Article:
How To Make Important Decisions

When confronted with important dilemmas, most human beings labor to follow one of two paths:
avoidance or decision-making.

The path of avoidance consists of bad thinking and bad behavior such as postponing, procrastinating, looking away, pretending, obfuscating, and generally running away from confronting the issue and making a decision. In some cases, the individual literally gets sick (at least temporarily) in order to avoid making a decision. The path comes to a dead-end and an impasse that can last hours, days, or even years, with bad consequences.

The path of decision-making follows a predictable pattern that is remarkably consistent across cultures and situations. Its scaffolding is made of three component parts: antecedents – behavior – consequences. Our performance in decision-making can be functional (our decision-making is timely and effective), mixed (in some situations we are more decisive than in others), or dysfunctional (poor analysis, bad decisions).




It’s what happened in the past or just before

It’s also the context in which the decision is being made, i.e., the situation, the location, the people involved. The antecedents are the events that prompt or surround the decision at this time. An example may illustrate what I mean by antecedents.

The decision to get married is arrived at within the context of a relationship between two people. The quality of the relationship is made of antecedents (good or bad events, breakups or smooth sailing, with or without family approval, etc.) The two parties are aware of these antecedents, and these will play a role by either facilitating the decision to marry (if the antecedents are good, they are good “motives” or reasons to go forward) or making the decision more difficult (if things haven’t gone too well).

Sometimes, antecedents are immediately preceding the event, i.e., the decision of whether to bail out your teenager from jail or not, with little time to consider the options. Sometimes the antecedents go back to childhood and even more remotely, such as the decision to take a phone call from the father you never met, or to invest in a low-lying area where the last flood was eighty years ago.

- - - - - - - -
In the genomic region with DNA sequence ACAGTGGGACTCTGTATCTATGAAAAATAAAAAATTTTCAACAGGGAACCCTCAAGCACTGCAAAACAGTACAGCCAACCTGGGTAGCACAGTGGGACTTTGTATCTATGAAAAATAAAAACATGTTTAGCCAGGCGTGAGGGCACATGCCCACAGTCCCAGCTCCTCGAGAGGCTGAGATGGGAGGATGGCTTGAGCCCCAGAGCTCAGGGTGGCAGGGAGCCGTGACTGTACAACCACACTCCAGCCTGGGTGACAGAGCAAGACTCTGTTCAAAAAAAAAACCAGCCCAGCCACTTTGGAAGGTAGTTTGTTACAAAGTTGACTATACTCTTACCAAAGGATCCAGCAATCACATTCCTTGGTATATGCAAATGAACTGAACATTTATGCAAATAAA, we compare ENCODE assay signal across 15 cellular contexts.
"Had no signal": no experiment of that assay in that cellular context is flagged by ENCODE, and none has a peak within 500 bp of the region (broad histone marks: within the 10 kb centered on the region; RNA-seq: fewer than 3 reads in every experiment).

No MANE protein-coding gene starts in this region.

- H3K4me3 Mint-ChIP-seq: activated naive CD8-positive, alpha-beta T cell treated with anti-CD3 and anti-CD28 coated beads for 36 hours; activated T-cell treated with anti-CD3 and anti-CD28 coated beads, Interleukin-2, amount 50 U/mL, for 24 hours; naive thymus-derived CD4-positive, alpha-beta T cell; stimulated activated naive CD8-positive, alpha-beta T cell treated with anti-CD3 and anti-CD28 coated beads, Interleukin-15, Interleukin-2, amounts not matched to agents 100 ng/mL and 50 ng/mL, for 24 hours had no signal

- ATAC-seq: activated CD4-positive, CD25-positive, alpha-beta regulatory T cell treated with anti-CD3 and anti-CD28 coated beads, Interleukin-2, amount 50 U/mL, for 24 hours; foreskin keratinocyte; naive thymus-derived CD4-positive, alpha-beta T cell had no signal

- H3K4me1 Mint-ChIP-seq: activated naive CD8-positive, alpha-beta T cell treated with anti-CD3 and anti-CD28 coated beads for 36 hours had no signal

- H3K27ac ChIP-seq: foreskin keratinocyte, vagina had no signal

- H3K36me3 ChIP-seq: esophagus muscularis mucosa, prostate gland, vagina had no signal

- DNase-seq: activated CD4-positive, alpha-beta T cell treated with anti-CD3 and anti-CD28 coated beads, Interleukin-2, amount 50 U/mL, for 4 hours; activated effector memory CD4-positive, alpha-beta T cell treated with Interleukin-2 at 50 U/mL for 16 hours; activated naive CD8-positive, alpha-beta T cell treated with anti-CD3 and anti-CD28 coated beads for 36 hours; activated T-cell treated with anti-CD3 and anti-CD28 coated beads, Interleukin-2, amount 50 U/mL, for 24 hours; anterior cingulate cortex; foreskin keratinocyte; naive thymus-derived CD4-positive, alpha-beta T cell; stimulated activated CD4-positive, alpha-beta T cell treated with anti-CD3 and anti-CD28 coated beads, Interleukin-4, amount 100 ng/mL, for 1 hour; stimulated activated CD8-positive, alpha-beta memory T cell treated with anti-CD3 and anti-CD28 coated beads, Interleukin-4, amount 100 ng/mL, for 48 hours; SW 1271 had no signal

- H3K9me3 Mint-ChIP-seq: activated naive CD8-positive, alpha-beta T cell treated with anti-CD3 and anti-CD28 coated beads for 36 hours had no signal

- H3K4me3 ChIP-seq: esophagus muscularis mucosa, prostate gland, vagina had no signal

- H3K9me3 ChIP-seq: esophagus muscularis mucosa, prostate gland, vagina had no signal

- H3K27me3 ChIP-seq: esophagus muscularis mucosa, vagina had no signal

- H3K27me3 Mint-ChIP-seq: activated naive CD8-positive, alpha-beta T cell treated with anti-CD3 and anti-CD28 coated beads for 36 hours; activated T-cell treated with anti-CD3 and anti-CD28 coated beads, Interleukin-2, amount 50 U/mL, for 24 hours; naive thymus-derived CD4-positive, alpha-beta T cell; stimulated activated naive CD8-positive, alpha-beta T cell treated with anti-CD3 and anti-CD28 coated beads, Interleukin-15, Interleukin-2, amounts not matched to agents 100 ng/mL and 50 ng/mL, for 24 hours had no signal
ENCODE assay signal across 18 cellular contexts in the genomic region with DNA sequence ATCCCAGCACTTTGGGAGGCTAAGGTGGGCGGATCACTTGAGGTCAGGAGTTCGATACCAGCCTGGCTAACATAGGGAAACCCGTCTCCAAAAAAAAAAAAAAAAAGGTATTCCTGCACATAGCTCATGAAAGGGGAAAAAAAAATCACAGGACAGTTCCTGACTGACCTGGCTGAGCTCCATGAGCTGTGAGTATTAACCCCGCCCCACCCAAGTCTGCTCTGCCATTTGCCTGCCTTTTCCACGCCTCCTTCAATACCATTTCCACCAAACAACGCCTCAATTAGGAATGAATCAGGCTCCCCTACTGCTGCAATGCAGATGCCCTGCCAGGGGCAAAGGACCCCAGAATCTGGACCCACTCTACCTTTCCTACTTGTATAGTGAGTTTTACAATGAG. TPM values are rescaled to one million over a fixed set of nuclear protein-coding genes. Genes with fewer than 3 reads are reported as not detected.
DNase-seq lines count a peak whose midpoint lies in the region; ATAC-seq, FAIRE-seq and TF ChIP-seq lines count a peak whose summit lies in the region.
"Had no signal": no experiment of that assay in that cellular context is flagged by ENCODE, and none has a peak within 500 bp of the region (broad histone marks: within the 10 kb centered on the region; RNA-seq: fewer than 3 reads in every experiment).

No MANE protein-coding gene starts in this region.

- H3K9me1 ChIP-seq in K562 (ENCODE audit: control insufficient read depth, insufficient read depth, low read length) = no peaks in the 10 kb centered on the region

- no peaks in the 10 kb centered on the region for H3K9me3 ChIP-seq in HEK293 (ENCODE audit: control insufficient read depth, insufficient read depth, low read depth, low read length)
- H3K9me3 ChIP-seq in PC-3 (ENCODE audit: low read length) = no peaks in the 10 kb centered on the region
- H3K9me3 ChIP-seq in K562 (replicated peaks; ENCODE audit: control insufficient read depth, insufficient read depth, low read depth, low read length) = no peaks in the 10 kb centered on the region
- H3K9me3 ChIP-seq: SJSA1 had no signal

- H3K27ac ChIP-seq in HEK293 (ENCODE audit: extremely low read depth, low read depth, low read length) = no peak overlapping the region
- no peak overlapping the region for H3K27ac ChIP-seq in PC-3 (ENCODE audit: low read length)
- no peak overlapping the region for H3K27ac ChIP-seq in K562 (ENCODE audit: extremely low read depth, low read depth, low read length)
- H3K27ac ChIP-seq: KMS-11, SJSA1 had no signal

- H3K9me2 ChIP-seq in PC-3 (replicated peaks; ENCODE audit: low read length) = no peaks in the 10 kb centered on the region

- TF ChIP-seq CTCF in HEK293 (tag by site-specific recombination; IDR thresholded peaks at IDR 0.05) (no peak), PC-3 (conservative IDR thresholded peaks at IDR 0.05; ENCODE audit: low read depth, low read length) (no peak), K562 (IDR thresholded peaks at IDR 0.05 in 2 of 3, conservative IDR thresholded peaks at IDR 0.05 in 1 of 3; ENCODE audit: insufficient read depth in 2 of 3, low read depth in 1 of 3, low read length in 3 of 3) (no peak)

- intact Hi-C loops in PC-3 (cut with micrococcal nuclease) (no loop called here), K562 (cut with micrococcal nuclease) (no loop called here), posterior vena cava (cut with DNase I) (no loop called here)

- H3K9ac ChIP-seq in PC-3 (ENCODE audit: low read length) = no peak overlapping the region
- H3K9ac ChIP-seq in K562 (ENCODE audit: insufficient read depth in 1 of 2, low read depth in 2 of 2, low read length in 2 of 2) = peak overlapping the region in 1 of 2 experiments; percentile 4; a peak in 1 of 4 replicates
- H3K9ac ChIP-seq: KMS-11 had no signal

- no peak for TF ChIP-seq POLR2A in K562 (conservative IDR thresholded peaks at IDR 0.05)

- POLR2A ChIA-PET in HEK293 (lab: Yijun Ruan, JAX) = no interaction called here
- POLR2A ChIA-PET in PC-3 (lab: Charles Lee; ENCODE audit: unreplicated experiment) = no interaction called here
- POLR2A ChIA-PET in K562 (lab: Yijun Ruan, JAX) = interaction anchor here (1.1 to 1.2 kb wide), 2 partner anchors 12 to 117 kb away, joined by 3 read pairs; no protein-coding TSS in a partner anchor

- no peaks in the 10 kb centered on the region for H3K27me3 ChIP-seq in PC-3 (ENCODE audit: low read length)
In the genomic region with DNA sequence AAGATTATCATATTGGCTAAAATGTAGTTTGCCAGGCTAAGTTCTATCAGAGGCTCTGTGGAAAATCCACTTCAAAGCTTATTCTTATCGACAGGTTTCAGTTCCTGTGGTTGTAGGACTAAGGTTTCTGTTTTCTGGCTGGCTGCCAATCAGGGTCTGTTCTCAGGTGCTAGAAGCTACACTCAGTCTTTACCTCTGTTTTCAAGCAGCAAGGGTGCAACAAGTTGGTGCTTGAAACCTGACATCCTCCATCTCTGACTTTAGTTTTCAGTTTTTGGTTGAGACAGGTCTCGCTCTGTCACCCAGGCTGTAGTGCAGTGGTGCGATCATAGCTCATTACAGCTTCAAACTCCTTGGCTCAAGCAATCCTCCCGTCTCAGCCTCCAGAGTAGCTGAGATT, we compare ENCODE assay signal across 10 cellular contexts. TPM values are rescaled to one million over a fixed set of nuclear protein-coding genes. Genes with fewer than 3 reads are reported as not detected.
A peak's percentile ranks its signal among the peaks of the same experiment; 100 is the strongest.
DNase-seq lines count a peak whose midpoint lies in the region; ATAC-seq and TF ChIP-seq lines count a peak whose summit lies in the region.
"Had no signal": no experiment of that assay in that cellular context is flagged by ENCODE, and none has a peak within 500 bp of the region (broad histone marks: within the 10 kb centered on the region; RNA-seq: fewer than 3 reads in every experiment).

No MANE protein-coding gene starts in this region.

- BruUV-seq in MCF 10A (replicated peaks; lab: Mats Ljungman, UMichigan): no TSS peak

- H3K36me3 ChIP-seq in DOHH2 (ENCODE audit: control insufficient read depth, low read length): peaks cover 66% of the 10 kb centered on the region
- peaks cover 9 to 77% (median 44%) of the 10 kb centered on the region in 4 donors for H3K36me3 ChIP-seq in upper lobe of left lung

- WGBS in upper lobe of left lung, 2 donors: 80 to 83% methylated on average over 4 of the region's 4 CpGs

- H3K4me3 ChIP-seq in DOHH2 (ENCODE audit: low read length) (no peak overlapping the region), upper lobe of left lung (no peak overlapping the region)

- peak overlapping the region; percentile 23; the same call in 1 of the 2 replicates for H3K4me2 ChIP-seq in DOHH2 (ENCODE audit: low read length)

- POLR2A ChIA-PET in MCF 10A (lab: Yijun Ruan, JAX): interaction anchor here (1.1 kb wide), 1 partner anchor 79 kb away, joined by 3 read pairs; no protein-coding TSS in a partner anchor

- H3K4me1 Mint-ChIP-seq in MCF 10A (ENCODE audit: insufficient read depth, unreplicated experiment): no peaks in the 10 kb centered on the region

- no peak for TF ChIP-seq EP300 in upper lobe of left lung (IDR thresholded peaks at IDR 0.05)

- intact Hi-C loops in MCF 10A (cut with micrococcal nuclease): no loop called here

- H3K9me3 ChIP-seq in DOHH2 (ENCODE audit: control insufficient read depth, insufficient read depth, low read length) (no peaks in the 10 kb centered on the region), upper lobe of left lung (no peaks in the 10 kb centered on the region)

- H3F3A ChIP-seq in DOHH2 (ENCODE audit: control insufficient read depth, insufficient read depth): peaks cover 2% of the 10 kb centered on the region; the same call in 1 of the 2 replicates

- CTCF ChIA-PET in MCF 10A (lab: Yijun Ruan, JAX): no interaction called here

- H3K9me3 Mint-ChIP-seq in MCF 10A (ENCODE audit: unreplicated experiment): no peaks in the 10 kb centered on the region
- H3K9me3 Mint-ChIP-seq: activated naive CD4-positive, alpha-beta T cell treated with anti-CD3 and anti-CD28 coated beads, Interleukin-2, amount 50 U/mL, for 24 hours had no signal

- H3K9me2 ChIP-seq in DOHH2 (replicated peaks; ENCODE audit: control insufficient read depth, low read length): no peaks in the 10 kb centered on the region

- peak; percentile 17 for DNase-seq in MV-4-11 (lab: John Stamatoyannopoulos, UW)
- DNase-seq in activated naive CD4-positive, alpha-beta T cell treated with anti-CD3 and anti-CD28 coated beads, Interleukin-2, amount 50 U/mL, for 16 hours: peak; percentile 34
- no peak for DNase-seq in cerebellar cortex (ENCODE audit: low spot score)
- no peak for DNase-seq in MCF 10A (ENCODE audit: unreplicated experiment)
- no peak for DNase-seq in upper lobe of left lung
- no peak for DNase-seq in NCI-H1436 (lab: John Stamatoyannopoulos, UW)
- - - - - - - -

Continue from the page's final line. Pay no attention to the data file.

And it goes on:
It’s the decision-making process and actions taken

It can be functional or dysfunctional. Substance abuse (alcohol, drugs, abuse of medications) negatively impacts our decision-making abilities, as bad decisions are usually made when under the influence.

To travel on this path, the following skills are needed:

1. The ability to understand the impact of antecedents, because they may affect motives (the reasons why I would choose A vs. B) and performance (the enthusiasm or lack thereof in arriving at a decision). Dysfunctional: ignoring antecedents.
2. The ability to manage timing and negative emotions (fear, guilt, shame, anger, etc.) Dysfunctional: avoiding, getting too emotional, and procrastinating.
3. The ability to work up and evaluate the options (and the pros and cons of each). Dysfunctional: catastrophizing, getting fixated on a single option, not being able to think of pros and cons.
4. The courage to select the best option (which may not always be the easiest or most comfortable) and move forward. Dysfunctional: being afraid, passive, uncaring, risk averse.
5. The ability to anticipate and prepare for the consequences. Dysfunctional: being distracted, uncaring, uninformed, careless.
6. The ability to act/decide with firmness and the resolve to carry on. Dysfunctional: being afraid, wishy-washy, reluctant, irresolute.

It’s what happens after the decision has been made

Realistically, not all consequences can be anticipated, even by the most skilled decider. Few consequences can actually be prevented, as they are out of the decider’s control. Nonetheless, many consequences can be correctly predicted based on our experience and knowledge of human nature.

To travel on this path, the following skills are needed:

1. The ability to deal with the consequences as they occur. Dysfunctional: resorting to avoidance or substance abuse.
2. The ability to revise/modify/change the decision to mitigate its consequences, especially if unanticipated, as necessary. Dysfunctional: becoming paralyzed by fear, too emotional, unable to analyze the situation, stuck, refusing to change.
3. The ability to learn from the outcome (which is helpful in improving our skills for future decision-making). Dysfunctional: being distracted, uncaring, unable to analyze the outcome, neglectful.


How do you make consistently good decisions in important matters? The short answer is you learn. Learning takes time, adequate intelligence, and emotional stability.

The longer answer is that your decision-making skills can be decreased or improved by many factors:

Cognitive Behavioral Therapy (CBT) can help improve decision-making and greatly improve your ability to fight avoidance. Plan to discuss this issue with Dr. Z by filling out the appointment request form.